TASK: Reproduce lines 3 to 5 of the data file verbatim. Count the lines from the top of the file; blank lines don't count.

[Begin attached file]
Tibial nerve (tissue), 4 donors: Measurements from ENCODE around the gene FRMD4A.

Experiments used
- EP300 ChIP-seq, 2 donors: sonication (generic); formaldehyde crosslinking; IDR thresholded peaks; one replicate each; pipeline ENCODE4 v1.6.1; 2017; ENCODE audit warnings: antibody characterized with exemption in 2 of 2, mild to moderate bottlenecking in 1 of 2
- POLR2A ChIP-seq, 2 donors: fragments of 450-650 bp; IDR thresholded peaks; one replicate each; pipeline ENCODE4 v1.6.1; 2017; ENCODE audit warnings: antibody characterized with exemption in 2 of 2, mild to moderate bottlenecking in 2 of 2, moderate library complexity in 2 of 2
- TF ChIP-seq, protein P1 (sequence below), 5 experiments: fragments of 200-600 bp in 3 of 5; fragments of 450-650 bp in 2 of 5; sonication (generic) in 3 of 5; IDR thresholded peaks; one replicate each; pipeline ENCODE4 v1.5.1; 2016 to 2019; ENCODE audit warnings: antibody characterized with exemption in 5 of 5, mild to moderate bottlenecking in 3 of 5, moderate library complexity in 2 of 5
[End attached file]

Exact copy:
- EP300 ChIP-seq, 2 donors: sonication (generic); formaldehyde crosslinking; IDR thresholded peaks; one replicate each; pipeline ENCODE4 v1.6.1; 2017; ENCODE audit warnings: antibody characterized with exemption in 2 of 2, mild to moderate bottlenecking in 1 of 2
- POLR2A ChIP-seq, 2 donors: fragments of 450-650 bp; IDR thresholded peaks; one replicate each; pipeline ENCODE4 v1.6.1; 2017; ENCODE audit warnings: antibody characterized with exemption in 2 of 2, mild to moderate bottlenecking in 2 of 2, moderate library complexity in 2 of 2
- TF ChIP-seq, protein P1 (sequence below), 5 experiments: fragments of 200-600 bp in 3 of 5; fragments of 450-650 bp in 2 of 5; sonication (generic) in 3 of 5; IDR thresholded peaks; one replicate each; pipeline ENCODE4 v1.5.1; 2016 to 2019; ENCODE audit warnings: antibody characterized with exemption in 5 of 5, mild to moderate bottlenecking in 3 of 5, moderate library complexity in 2 of 5